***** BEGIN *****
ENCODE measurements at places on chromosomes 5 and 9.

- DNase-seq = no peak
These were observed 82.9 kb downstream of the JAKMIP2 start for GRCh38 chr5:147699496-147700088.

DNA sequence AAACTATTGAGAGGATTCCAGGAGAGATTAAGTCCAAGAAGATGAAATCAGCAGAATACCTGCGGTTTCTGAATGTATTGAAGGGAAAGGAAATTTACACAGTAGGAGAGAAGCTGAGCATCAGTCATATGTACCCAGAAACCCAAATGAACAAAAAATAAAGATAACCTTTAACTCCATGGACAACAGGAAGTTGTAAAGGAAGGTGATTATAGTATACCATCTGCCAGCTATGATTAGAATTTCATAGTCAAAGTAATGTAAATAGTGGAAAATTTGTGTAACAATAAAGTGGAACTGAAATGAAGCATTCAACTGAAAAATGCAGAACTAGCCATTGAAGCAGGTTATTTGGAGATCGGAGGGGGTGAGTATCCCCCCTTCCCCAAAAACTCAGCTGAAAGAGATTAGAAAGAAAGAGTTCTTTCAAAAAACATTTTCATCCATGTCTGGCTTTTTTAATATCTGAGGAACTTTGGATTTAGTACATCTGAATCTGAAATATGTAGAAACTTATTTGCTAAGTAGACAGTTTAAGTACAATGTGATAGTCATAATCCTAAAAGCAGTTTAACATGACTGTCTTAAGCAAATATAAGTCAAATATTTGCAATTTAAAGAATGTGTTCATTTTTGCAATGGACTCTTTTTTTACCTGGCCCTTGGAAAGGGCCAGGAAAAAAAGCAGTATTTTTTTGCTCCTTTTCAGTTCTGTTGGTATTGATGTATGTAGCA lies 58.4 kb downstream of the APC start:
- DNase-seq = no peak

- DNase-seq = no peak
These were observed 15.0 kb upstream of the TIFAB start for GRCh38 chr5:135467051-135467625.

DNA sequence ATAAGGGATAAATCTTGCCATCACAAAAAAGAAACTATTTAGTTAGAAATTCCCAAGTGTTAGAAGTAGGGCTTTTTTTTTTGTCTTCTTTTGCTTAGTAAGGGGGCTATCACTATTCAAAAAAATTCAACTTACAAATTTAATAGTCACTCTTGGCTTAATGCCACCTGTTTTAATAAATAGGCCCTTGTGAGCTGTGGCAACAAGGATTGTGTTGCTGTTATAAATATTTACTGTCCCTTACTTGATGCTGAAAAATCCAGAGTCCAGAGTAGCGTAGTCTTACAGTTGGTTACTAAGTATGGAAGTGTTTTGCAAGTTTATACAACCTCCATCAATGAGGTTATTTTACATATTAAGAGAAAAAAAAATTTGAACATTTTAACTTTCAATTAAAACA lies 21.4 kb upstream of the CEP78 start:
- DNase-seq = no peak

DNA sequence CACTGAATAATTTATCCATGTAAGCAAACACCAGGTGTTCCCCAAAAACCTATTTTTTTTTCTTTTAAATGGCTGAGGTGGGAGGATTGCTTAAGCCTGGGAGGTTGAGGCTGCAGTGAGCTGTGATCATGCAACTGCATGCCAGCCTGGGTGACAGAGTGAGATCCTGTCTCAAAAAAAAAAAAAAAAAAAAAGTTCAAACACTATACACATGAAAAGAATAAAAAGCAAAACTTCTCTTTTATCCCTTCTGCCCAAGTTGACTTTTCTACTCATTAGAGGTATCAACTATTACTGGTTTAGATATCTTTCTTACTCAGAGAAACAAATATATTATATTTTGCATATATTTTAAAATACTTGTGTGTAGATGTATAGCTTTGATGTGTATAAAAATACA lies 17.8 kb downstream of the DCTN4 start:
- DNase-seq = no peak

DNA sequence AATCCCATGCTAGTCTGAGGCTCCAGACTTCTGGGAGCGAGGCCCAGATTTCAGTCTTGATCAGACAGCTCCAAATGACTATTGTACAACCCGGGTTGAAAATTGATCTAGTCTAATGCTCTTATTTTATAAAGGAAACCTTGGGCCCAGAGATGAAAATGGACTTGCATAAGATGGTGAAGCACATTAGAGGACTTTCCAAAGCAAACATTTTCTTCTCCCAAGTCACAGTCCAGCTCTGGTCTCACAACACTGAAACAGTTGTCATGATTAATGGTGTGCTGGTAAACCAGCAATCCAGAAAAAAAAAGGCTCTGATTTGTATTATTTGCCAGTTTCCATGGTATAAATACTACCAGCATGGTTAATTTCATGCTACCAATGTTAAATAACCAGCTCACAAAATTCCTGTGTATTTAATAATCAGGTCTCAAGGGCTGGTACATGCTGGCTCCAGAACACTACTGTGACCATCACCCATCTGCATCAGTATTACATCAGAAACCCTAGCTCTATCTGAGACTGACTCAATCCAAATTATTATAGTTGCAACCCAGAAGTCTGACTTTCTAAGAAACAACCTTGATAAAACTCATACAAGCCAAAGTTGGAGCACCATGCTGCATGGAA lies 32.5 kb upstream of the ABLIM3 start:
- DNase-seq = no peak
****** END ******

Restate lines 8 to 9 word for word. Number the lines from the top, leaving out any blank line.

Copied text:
DNA sequence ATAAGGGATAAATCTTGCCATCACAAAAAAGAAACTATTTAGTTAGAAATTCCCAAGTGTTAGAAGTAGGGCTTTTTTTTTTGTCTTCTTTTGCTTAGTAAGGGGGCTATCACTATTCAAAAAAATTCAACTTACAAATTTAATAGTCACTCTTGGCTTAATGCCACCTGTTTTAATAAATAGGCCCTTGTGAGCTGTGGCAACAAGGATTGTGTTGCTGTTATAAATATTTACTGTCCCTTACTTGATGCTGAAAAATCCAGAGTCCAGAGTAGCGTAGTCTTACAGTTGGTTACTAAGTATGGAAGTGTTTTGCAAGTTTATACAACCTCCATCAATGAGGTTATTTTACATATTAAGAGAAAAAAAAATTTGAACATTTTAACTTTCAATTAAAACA lies 21.4 kb upstream of the CEP78 start:
- DNase-seq = no peak